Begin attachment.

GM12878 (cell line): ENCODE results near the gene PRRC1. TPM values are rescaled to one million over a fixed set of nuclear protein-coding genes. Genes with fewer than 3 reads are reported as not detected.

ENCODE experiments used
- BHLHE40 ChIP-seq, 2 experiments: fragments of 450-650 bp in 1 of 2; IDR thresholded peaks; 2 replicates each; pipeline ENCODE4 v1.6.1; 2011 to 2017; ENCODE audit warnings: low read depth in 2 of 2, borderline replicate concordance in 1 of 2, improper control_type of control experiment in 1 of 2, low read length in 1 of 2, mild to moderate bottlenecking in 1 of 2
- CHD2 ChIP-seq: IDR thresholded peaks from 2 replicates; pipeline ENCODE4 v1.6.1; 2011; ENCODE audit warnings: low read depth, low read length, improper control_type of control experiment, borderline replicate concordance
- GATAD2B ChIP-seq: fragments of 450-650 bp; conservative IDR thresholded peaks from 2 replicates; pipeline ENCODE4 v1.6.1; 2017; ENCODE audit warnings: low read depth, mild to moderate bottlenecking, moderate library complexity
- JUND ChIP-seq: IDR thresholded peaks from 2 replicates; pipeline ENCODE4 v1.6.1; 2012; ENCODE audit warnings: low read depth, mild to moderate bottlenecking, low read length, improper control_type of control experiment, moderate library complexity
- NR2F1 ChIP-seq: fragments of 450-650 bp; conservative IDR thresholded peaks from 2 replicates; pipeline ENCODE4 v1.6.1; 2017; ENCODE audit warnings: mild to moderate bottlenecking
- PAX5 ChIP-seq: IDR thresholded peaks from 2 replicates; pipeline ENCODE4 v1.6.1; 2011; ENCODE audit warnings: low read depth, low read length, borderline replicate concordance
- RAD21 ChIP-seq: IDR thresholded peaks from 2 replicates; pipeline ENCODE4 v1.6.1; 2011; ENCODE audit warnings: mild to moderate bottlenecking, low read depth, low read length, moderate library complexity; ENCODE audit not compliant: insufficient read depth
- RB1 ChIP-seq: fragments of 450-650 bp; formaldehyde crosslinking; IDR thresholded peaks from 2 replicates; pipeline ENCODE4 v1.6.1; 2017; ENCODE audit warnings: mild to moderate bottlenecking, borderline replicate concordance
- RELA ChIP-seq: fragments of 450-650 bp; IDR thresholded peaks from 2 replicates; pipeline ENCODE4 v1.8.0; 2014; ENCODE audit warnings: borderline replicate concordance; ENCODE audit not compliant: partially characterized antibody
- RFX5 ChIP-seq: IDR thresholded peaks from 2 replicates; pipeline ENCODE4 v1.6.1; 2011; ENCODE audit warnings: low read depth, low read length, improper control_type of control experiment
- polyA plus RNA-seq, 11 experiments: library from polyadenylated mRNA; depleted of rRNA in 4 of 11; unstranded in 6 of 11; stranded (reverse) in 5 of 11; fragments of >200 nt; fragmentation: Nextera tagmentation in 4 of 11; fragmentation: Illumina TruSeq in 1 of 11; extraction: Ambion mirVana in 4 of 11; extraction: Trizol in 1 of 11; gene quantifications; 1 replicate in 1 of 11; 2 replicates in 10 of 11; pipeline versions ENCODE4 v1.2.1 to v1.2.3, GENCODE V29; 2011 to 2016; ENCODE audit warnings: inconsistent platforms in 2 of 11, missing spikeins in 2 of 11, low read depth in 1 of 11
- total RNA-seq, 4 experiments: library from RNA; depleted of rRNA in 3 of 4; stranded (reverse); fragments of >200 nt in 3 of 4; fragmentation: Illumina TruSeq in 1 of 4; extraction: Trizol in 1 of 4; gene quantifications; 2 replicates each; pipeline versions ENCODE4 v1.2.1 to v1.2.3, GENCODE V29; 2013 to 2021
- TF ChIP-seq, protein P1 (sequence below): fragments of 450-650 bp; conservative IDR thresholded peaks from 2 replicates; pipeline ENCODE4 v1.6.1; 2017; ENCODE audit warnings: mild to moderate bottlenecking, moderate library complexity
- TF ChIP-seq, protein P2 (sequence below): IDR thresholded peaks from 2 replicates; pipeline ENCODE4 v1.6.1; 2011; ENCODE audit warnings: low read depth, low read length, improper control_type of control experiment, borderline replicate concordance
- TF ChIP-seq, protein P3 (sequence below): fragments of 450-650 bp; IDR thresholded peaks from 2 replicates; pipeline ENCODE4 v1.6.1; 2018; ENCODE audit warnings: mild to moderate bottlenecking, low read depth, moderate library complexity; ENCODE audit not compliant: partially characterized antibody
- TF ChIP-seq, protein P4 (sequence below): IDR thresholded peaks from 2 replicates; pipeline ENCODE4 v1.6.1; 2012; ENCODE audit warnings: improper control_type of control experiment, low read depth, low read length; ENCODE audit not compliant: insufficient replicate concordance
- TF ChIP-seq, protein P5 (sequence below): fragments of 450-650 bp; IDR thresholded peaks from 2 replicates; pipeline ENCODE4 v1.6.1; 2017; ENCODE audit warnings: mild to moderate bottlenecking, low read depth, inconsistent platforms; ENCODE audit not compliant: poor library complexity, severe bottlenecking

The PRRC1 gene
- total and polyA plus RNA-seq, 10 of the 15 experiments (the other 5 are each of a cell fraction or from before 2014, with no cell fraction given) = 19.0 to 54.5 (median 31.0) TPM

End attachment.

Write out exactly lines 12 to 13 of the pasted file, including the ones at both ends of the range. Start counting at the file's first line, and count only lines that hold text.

- RFX5 ChIP-seq: IDR thresholded peaks from 2 replicates; pipeline ENCODE4 v1.6.1; 2011; ENCODE audit warnings: low read depth, low read length, improper control_type of control experiment
- polyA plus RNA-seq, 11 experiments: library from polyadenylated mRNA; depleted of rRNA in 4 of 11; unstranded in 6 of 11; stranded (reverse) in 5 of 11; fragments of >200 nt; fragmentation: Nextera tagmentation in 4 of 11; fragmentation: Illumina TruSeq in 1 of 11; extraction: Ambion mirVana in 4 of 11; extraction: Trizol in 1 of 11; gene quantifications; 1 replicate in 1 of 11; 2 replicates in 10 of 11; pipeline versions ENCODE4 v1.2.1 to v1.2.3, GENCODE V29; 2011 to 2016; ENCODE audit warnings: inconsistent platforms in 2 of 11, missing spikeins in 2 of 11, low read depth in 1 of 11